Matching Items (5)

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Beyond Our Borders? Public Resistance to Global Genomic Data Sharing

Description

Prospects have never seemed better for a truly global approach to science to improve human health, with leaders of national initiatives laying out their vision of a worldwide network of

Prospects have never seemed better for a truly global approach to science to improve human health, with leaders of national initiatives laying out their vision of a worldwide network of related projects. An extensive literature addresses obstacles to global genomic data sharing, yet a series of public polls suggests that the scientific community may be overlooking a significant barrier: potential public resistance to data sharing across national borders. In several large United States surveys, university researchers in other countries were deemed the least acceptable group of data users, and a just-completed US survey found a marked increase in privacy and security concerns related to data access by non-US researchers. Furthermore, diminished support for sharing beyond national borders is not unique to the US, although the limited data from outside the US suggest variation across countries as well as demographic groups. Possible sources of resistance include apprehension about privacy and security protections. Strategies for building public support include making the affirmative case for global data sharing, addressing privacy, security, and other legitimate concerns, and investigating public concerns in greater depth.

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Created

Date Created
  • 2016-11-02

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The mouse that trolled (again)

Description

We welcome the opportunity to respond to the commentaries on our paper—The Mouse that Trolled—by Hardy, Sarnoff , and Cordova and Feldman. Their comments are academic criticism in the very best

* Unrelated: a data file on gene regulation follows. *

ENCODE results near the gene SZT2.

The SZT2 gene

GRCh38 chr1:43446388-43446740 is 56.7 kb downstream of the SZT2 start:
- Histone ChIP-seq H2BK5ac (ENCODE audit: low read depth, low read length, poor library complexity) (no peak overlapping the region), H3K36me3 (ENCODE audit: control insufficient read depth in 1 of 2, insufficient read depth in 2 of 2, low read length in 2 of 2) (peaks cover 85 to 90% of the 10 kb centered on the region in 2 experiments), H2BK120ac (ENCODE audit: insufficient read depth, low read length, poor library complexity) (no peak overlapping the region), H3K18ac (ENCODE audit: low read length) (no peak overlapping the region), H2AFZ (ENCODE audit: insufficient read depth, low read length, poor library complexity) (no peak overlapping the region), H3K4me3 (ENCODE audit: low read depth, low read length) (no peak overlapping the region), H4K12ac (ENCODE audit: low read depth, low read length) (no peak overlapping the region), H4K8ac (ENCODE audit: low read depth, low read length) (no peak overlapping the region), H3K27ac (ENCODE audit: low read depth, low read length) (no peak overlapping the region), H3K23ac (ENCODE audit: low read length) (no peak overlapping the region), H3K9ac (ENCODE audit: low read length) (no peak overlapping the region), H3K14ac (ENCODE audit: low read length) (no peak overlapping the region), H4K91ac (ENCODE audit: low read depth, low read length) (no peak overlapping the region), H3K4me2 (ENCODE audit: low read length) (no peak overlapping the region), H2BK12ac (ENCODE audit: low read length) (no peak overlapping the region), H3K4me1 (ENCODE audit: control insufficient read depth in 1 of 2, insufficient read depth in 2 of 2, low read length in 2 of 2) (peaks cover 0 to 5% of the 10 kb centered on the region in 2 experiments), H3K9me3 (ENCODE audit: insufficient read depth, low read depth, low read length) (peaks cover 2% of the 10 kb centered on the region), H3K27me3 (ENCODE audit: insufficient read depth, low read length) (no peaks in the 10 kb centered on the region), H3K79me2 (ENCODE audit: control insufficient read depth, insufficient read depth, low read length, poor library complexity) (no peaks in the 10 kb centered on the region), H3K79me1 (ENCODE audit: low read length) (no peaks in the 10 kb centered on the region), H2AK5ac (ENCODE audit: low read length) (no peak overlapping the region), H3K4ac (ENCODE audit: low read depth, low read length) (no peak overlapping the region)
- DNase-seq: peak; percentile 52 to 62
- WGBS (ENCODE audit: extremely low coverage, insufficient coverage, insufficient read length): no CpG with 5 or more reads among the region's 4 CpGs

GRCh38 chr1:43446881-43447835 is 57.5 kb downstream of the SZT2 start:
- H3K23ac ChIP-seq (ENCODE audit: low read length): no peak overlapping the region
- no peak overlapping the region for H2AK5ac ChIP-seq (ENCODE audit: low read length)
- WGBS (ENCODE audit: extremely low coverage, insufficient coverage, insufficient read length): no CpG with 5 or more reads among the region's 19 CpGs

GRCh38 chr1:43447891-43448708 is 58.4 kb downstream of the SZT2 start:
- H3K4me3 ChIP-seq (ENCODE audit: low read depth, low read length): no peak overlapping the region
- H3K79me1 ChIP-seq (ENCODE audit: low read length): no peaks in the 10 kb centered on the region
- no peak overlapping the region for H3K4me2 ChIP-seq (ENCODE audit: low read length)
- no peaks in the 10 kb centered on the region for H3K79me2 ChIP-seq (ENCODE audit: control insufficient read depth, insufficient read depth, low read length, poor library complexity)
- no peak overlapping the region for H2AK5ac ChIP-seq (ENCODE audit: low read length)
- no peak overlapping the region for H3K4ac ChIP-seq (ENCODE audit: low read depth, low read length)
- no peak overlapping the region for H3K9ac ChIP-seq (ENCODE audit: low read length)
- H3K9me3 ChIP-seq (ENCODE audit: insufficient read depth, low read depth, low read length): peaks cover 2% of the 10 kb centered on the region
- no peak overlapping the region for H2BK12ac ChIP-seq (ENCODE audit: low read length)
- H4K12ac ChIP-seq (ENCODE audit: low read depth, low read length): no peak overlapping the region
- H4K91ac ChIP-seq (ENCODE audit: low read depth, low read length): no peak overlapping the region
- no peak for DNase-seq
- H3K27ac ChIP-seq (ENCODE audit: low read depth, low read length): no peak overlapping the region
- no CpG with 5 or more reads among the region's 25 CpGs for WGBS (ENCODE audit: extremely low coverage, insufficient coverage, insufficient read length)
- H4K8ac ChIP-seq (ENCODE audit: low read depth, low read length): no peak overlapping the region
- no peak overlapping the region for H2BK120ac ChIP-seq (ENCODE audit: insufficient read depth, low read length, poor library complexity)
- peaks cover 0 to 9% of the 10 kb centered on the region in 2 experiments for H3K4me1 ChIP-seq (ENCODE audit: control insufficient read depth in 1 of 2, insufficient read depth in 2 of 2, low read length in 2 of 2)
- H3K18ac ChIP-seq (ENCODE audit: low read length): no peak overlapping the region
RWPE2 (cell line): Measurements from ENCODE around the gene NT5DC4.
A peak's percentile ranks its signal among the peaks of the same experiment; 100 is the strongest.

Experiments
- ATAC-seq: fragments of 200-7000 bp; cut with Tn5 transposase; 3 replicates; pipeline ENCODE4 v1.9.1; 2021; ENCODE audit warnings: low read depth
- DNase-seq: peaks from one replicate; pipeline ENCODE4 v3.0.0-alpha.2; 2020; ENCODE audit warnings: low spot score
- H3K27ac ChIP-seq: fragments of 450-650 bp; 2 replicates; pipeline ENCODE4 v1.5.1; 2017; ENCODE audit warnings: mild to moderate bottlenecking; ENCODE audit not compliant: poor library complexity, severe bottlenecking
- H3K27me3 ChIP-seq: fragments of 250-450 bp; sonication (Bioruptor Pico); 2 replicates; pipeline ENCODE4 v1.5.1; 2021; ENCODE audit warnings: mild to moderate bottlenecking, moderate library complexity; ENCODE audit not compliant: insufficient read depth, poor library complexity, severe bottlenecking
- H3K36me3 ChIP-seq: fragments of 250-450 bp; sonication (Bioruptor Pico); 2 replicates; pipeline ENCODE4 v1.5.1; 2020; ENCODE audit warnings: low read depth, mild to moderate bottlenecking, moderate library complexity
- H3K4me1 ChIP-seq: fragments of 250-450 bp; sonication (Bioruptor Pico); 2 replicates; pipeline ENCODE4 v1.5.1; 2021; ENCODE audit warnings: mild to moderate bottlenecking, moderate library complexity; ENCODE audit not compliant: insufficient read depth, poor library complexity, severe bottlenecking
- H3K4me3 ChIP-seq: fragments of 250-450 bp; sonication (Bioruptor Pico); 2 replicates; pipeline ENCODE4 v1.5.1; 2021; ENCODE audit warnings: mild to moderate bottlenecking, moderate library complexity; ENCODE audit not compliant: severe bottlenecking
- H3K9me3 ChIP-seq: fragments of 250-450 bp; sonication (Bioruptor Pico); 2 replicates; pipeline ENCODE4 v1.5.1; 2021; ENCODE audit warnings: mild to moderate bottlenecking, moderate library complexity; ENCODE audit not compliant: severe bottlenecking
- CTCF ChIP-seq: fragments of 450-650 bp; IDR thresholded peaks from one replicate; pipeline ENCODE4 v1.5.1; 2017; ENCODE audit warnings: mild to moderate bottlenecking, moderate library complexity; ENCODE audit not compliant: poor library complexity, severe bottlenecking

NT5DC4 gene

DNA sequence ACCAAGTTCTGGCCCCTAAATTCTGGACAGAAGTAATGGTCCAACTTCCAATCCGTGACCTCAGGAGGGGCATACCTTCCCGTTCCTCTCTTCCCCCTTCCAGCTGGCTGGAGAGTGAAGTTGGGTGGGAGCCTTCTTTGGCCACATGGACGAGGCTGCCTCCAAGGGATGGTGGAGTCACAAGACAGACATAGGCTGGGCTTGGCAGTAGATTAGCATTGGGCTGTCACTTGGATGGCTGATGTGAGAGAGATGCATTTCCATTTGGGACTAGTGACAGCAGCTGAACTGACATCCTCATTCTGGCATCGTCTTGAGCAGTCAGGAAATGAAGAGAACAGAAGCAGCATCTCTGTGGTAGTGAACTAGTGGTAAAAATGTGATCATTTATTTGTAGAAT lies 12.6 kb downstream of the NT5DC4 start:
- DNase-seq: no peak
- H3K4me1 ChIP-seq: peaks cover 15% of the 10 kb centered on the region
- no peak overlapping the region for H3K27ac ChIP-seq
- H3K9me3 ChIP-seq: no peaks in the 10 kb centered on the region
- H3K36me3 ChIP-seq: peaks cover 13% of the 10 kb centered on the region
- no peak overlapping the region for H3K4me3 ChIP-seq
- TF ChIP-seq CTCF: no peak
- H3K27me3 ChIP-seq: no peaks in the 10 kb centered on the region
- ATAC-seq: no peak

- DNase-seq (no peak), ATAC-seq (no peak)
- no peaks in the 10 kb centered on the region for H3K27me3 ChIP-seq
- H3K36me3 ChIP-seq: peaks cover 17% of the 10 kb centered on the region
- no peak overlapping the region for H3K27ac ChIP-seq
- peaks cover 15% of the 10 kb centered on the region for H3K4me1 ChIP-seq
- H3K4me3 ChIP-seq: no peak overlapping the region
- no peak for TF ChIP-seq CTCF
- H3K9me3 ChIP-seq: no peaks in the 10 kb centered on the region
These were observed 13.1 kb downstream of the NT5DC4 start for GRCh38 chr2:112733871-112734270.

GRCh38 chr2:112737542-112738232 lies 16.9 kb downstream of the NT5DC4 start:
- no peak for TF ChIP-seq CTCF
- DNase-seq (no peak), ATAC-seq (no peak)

We welcome the opportunity to respond to the commentaries on our paper—The Mouse that Trolled—by Hardy, Sarnoff , and Cordova and Feldman. Their comments are academic criticism in the very best sense. We also take the opportunity to update on recent legal actions, which we had not predicted. This opportunity enriches our narrative history of the patenting of the APPswe mutation for early onset Alzheimer's disease, and we hope the continued saga is of interest.

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Created

Date Created
  • 2016-03-15

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An Intention- and Outcome-Focused Perspective on the Doubling of the NIH Budget

Description

This thesis studies the 1998-2003 doubling of the National Institutes of Health budget to evaluate how assertions about the impact of research investments compare with actual health and research outcomes.

This thesis studies the 1998-2003 doubling of the National Institutes of Health budget to evaluate how assertions about the impact of research investments compare with actual health and research outcomes. Stakeholders in the doubling noted a variety of outcomes intended to result from the effort. Using public value mapping (Bozeman and Sarewitz, 2005), I have compared stakeholders' stated intentions of what the doubling ought to achieve with the health and research outcomes actually produced. In applying public value mapping, I first conducted interviews and reviewed press releases, Congressional record, news, and other data from the doubling period. Six public values were commonly represented in this data: (1) improving health outcomes (2) reducing the cost of healthcare (3) producing application-relevant knowledge (4) building biosecurity and biodefense capabilities (5) developing the research enterprise (6) economic growth I then inferred causal logic chains by which increasing funding could lead to achievement of the public values and identified four investment intermediaries through which funding would pass in advancing public values. Finally, using proxies, I evaluated if the public values had advanced in a way directly attributable to funding increases. This analysis identified (5) as achieved. (1), (3), (4), and (6) were indeterminate in one of the two components necessary for evaluating public value achievement: either no clear advancement or no direct link between outcomes and doubling investments. (2) was a failure due to the increase in healthcare costs throughout and following the doubling period. These results indicate that complex societal outcomes used to justify incremental research investments are challenging to causally attribute to those same investments, and thus uncertain premises on which to base policy.